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15 year old boy's brain

CenterCenter Registered User Posts: 1,345 Senior Member
I know this isnt exactly related to learning challenges but I do believe that there are some important correlations. I would love some feedback from parents with teenage boys on the following: my son is 15, very bright, very athletic yet struggles extensively academically and on the field. I have long suspected aspergers or some variation on a continuum disorder. He is definitely lacking in the executive function department. (we consulted the schools over the years and were brushed off; consulted a psychologist with little of value) I guess I am hoping to learn more about brain development variability as a possible factor. He is so clueless and disconnected about basic things that sometimes we wonder if something is wrong with him. Just for reference, tests very highly since he was a little kid on standardized tests like ERB, whipsee (?), ISEE, and most recently SSAT. Is it possible for a boy (now 15) to be so immature as to have an impact on grades and other activities.

Replies to: 15 year old boy's brain

  • MaystarmomMaystarmom Registered User Posts: 211 Junior Member
    You might want to try a psychologist who specializes in educational testing for high school kids. While this type of testing has a smaller academic section, it is for the most part for LDs and other issues that could be underlying your son's struggles.

    I suggest someone who tests with HS kids because they would also understand HS and college testing requirements for accommodations. The testing is not cheap, which is why many schools brush you off. The private tester should dig deeper with subtests, rather than the surface testing the school can afford. DD's School testing showed LD's, but listed them as undetermined cause, or some such, which got her accommodations but didn't help in determining workarounds or services.

    The more subtests, the more the psycholgist pays for use of test materials. I think this is a licensing fee--but if anyone knows for certain, I would like to confirm. DD is in college but may need to test again.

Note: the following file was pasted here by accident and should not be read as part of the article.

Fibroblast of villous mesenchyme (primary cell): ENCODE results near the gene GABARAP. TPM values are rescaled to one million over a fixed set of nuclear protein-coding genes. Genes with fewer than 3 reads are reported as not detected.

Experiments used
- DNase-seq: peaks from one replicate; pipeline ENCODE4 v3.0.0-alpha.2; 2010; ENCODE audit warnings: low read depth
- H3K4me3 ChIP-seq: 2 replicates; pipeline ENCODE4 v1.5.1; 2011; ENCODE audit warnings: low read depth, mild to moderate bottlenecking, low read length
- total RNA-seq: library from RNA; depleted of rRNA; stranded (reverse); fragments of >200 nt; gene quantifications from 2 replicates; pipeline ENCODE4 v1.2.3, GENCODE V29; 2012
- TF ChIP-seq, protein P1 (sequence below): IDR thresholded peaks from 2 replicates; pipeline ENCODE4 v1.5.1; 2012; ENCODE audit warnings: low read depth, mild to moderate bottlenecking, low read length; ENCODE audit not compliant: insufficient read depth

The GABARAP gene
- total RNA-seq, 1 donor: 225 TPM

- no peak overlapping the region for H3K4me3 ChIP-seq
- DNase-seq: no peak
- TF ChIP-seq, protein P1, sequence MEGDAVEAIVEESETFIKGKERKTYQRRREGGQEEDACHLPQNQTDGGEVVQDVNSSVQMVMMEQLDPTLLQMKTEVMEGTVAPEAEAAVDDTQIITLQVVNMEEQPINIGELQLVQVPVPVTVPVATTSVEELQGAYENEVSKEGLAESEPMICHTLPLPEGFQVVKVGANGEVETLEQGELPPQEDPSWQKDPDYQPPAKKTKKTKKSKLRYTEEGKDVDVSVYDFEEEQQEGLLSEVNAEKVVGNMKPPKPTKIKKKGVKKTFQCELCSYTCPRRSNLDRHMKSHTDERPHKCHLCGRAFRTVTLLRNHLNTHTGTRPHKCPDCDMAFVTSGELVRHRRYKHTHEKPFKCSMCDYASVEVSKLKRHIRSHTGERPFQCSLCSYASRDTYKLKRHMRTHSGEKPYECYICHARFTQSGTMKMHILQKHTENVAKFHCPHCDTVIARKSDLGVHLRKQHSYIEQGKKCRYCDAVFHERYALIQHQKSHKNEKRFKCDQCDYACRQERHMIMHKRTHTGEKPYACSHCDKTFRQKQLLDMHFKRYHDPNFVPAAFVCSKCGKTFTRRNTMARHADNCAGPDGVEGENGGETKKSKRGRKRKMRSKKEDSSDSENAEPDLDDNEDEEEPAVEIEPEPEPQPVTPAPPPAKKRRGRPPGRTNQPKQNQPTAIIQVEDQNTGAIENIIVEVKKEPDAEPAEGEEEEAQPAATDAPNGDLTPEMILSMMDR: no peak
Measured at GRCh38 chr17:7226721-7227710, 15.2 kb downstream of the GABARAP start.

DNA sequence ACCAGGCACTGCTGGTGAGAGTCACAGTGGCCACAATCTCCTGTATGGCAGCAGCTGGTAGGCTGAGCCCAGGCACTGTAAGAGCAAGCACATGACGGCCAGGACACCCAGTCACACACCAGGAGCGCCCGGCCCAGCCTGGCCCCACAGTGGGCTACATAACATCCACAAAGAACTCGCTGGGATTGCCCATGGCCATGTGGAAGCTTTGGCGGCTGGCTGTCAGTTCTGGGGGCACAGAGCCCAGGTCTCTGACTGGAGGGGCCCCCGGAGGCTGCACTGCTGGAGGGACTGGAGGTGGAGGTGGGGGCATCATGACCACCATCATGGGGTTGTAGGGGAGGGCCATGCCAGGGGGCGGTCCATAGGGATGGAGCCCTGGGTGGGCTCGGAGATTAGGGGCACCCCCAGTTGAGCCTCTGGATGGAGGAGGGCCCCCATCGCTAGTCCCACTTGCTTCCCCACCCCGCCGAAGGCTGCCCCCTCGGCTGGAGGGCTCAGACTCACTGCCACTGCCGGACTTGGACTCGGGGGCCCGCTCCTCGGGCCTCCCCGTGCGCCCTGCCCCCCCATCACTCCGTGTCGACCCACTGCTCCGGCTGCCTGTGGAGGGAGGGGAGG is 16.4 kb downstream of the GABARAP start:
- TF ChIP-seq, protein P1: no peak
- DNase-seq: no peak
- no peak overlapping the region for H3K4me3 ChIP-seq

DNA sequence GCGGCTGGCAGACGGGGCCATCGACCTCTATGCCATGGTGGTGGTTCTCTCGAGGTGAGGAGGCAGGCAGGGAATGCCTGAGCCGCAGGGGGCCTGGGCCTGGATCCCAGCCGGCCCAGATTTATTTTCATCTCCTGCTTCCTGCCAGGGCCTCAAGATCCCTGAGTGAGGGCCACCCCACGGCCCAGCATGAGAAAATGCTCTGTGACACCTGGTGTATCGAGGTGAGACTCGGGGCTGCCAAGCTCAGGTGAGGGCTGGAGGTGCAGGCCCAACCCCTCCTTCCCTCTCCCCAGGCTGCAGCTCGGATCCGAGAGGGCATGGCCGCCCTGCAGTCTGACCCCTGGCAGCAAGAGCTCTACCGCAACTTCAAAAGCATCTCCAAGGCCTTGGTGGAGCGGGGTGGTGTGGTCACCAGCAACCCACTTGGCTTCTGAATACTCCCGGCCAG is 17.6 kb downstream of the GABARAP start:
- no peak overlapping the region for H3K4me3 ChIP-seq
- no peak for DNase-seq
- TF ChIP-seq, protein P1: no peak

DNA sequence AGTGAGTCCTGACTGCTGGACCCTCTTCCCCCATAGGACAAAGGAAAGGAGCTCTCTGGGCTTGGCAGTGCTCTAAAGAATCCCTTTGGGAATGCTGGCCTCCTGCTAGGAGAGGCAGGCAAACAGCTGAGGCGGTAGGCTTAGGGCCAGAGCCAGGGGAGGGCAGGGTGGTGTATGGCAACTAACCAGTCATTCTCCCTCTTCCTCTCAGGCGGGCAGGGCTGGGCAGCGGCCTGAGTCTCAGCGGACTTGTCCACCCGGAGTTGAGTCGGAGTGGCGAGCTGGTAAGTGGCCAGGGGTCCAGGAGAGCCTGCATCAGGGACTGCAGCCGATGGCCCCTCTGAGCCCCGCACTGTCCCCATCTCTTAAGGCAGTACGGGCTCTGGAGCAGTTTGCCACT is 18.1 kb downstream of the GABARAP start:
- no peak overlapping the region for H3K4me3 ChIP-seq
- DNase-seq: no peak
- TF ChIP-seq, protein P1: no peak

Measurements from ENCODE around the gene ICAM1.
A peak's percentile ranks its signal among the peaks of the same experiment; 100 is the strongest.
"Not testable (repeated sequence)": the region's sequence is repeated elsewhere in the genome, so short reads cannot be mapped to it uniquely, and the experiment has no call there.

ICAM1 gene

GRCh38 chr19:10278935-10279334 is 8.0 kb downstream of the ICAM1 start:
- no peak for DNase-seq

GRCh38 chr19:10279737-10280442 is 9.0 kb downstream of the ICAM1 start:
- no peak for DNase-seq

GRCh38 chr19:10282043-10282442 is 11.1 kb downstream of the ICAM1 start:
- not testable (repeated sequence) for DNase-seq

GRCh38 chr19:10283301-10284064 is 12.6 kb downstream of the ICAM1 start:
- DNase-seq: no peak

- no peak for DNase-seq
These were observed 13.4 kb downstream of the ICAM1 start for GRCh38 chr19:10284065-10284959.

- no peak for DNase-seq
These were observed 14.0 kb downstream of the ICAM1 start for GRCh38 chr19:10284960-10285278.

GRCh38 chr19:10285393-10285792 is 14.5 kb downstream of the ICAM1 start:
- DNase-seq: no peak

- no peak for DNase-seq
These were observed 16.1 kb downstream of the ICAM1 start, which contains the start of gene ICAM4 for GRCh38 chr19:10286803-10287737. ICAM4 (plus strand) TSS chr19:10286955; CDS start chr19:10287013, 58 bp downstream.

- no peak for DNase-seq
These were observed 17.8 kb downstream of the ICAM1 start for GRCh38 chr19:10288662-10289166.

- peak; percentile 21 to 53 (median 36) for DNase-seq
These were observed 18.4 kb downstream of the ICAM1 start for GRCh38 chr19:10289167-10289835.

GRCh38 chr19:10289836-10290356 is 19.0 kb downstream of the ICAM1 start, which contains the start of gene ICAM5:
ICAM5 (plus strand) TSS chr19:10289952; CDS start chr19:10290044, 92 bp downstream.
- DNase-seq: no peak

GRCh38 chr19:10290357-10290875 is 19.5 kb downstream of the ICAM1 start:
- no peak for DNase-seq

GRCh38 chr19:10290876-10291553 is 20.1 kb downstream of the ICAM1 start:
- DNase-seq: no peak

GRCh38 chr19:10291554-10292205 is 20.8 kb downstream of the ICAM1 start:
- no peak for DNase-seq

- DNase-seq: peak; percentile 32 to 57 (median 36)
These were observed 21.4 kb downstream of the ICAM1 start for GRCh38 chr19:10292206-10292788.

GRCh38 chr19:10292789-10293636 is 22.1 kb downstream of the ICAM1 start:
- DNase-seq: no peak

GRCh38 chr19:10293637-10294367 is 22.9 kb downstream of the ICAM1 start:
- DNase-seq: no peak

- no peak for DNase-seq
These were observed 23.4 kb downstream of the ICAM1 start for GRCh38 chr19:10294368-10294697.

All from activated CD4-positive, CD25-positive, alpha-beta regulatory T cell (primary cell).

Good luck

    Mom of DD with LD's that weren't easily apparent but presented similar to your son's. Knowing her LD's helped my DD's self-esteem.
  • CenterCenter Registered User Posts: 1,345 Senior Member
    @Maystarmom Thanks. We tried to schedule this but most places had waiting lists. We scheduled this for January 2017 last winter! His academics are improving a bit but his issues are so odd. Very passive/low self esteem and/or confidence. Hates to ask for help wont speak up for himself. We even had labs done (testosterone/thyroid etc). Nothing. He is definitely on track puberty wise but very little facial or chest hair. Honesty wondering if he was somewhat late for that part of puberty. Very poor verbal and written communication.
  • MaystarmomMaystarmom Registered User Posts: 211 Junior Member
    @Center DD has a verbal retrieval learning disability which makes it hard for her to speak up for herself. For years everyone said she was just shy. This LD will affect her for her social life and career, and other people won't know what is going on. Before she knew what the problem was she and others just thought she was dumb. Putting a name to it and learning something about brain chemistry helped her self esteem. I feel your pain about getting scheduled, it took us so long. We had no idea how to go about it, or where to look, and once we figured it out there were always waiting lists. We started down this path 15 years ago and all our resources came by word-of-mouth back then. DD has a couple of other LD's that affect her writing, memory and reading, but she found some workarounds and accommodations once the LDs were identified. Not as easy with a verbal LD. Hope testing goes smoothly and results don't take too long--I remember a lot of waiting for the final report. And then you have to digest it and decide what is actionable and what isn't.
  • yankeeinGAyankeeinGA Registered User Posts: 223 Junior Member
    Kids on the autism spectrum who aren't diagnosed in early childhood tend to be brushed off later as "fine," especially if they're bright enough to continue functioning passably in school. Same sort of deal for Inattentive ADHD, especially for boys, as it's generally accepted that "those kids are hyper" and so if you don't see that, they must not have ADHD. So you have a kid who tests as gifted but performs at average, and then the school wants to tell you that they're lazy and/or their grades are "perfectly okay" so there's nothing to look at. This, as you've already figured out, is crap.

    Have the testing. If nothing else, as @Maystarmom pointed out, it can be essential for self-esteem for a kid who's always floundered without really knowing why. Having a diagnosis often allows kids like this to realize they're not lazy, dumb, etc... and if they'd secretly assumed such things about themselves, you might not even know. Knowledge is power and knowing what's going on is only going to help.
  • CenterCenter Registered User Posts: 1,345 Senior Member
    @yankeeinGA This reply from you was the impetus --thanks again!
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